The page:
My Kind of Country

Country music from a fan's point of view since 2008

Album Review: Miss Leslie – ‘Between The Whiskey And The Wine’

Between The Whiskey And The WineMiss Leslie is the real deal. There is no doubt whatsoever if she’s hardcore honky tonk or not. Hard fiddles, loads of steel, and lyrics that involve either alcohol or heartbreak. Usually both.

The set kicks off with the “My Give A Damn’s Busted”-esque tune “I’m Done With Leaving”, which is the perfect kiss-off tune. Miss Leslie’s songwriting is sharp, and the conviction in her voice even sharper. The second track, which is the title track, is a song that describes the entire country genre, particularly the older, more traditional part of it: no happiness, no light at the end of the tunnel, no hope, all heartbreak, and all alcohol. Miss Leslie sounds genuinely “I’m never gonna heal”-heartbroken. She’s still depressed and still drinkin’ like hell in the next cut, “I Can Still Feel”, which could be the direct continuation of the title track. The next track, “Hold Back The Tears” could be another chapter to the two previous cuts, only this time we’re taken several years into the future, where the narrator has been sitting on that same bar stool for several years, and she’s still drowning her sorrows. Miss Leslie delivers this one perfectly, with just enough strength, and just enough of that ‘I gave up many years ago’ feeling in her voice.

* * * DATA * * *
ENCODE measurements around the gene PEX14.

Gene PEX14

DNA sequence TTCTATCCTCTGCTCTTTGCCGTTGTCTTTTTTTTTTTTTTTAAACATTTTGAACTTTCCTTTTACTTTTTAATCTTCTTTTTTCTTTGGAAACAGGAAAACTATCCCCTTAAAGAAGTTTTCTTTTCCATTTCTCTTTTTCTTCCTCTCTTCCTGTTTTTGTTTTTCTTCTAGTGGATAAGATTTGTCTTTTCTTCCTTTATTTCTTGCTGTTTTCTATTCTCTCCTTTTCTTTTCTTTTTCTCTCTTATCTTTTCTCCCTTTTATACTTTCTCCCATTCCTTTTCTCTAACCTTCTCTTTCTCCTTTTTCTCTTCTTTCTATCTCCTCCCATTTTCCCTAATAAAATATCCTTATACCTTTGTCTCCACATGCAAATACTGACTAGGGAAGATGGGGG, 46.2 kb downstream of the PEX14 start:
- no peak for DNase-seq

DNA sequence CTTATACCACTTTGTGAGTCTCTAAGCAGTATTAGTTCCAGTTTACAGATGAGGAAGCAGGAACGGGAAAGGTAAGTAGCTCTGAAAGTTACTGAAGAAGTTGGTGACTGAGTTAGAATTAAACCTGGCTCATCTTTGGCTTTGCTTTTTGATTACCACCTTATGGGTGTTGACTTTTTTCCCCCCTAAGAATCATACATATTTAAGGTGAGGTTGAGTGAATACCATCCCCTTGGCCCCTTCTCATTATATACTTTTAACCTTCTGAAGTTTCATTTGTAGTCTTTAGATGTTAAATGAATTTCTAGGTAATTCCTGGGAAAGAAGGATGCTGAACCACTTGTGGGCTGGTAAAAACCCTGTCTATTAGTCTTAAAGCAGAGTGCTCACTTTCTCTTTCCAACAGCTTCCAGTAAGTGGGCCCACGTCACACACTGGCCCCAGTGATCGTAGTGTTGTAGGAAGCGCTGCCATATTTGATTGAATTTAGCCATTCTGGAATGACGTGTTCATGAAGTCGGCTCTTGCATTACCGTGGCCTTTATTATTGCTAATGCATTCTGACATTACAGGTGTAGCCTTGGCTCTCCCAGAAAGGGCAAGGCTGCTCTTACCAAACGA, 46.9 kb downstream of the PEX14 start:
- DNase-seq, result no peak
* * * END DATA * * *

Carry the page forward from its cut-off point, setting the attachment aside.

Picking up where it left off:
What’s this? On “I Can Get Over You”, Miss Leslie convinces herself that she can get over the man who’s leaving her, and even though she thinks it may take years, she still sounds certain that she will eventually get over him. She apparently changed her mind on the next track, because she’s pulled out the bottle again, and sounds completely void of hope on “To Get Through This Day”.

One stand-out track here is “In The Matter Of Me And You”, a sad tale of a divorce, and a love that has died. Miss Leslie’s voice is dripping with heartbreak, and she truly sounds like she is just on the verge of tears. “You Left Me A Long Time Ago” is another prime cut about one person leaving the relationship in spirit, but who stays on in person, driving the narrator to cheat. “Pretty Girl” is a song that tells us that yes, even pretty girls have problems. This is a sad tale of how everything but their looks are brushed aside by men.

She picks up the tempo with the foot-stomper “Honky Tonk Hangover”, which is pure ear-candy. The album closer is a tale of hope, and that despite what we’ve been told for the twelve previous songs, “Love Will Find You”.  A fine, fine song that effectively closes a brilliant album.

Vocally, Miss Leslie is in the shape of her life. She’s evolved so much since her first album, and the process can only be compared with Faith Hill, who started out with a good voice, but didn’t really turn into the premium vocalist she is today until her third album, which incidentally, this is for Miss Leslie. Her voice sounds confident and strong, and the comparisons that have been made between her and Patsy Cline are justified.